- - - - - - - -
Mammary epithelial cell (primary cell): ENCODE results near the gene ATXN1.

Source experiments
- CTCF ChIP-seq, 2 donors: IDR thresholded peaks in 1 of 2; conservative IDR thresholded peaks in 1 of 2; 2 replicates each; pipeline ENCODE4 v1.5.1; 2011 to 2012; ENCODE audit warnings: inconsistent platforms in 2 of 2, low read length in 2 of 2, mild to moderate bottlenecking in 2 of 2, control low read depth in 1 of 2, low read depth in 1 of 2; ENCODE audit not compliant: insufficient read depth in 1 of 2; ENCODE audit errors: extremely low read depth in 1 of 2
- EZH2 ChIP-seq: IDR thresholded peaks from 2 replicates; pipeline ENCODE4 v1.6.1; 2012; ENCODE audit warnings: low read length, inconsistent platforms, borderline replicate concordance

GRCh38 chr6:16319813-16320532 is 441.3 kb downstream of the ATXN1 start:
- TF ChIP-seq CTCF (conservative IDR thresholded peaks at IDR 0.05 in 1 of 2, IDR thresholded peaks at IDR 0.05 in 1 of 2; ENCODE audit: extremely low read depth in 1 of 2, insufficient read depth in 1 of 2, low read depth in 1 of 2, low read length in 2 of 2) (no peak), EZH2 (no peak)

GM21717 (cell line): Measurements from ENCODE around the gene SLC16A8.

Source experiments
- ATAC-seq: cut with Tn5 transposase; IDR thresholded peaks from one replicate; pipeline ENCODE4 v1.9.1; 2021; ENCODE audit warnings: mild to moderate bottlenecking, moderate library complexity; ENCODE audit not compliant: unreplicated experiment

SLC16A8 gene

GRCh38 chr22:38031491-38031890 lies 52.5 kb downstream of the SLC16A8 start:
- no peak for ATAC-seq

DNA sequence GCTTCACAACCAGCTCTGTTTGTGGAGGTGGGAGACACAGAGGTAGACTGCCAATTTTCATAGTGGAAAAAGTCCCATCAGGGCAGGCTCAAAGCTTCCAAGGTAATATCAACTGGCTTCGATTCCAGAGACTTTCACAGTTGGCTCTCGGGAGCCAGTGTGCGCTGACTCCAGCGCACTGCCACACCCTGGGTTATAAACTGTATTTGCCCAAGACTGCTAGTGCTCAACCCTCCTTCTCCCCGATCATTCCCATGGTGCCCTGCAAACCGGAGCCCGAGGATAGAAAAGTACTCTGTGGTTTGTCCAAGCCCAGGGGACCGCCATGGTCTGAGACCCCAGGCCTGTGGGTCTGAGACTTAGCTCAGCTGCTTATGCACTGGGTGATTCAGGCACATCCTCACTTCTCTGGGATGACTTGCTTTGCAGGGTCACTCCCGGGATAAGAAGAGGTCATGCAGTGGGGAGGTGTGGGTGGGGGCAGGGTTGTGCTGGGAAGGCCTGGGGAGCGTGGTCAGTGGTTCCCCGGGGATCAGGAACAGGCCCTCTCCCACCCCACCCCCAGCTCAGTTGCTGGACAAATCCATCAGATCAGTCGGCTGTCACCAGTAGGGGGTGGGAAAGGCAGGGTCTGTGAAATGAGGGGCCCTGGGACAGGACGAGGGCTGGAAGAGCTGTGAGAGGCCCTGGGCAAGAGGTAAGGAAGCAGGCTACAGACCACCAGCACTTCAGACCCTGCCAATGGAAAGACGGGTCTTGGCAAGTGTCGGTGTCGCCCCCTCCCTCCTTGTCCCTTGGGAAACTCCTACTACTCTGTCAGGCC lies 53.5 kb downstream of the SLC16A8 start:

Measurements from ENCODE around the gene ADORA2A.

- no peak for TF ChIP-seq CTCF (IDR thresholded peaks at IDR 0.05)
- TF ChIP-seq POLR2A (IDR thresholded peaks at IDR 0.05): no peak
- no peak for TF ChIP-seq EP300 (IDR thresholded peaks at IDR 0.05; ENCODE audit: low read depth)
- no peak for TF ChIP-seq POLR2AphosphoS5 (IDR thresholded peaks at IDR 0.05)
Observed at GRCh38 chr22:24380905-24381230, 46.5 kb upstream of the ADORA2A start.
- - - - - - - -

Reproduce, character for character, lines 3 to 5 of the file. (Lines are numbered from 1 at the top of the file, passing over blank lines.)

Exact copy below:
- CTCF ChIP-seq, 2 donors: IDR thresholded peaks in 1 of 2; conservative IDR thresholded peaks in 1 of 2; 2 replicates each; pipeline ENCODE4 v1.5.1; 2011 to 2012; ENCODE audit warnings: inconsistent platforms in 2 of 2, low read length in 2 of 2, mild to moderate bottlenecking in 2 of 2, control low read depth in 1 of 2, low read depth in 1 of 2; ENCODE audit not compliant: insufficient read depth in 1 of 2; ENCODE audit errors: extremely low read depth in 1 of 2
- EZH2 ChIP-seq: IDR thresholded peaks from 2 replicates; pipeline ENCODE4 v1.6.1; 2012; ENCODE audit warnings: low read length, inconsistent platforms, borderline replicate concordance

GRCh38 chr6:16319813-16320532 is 441.3 kb downstream of the ATXN1 start: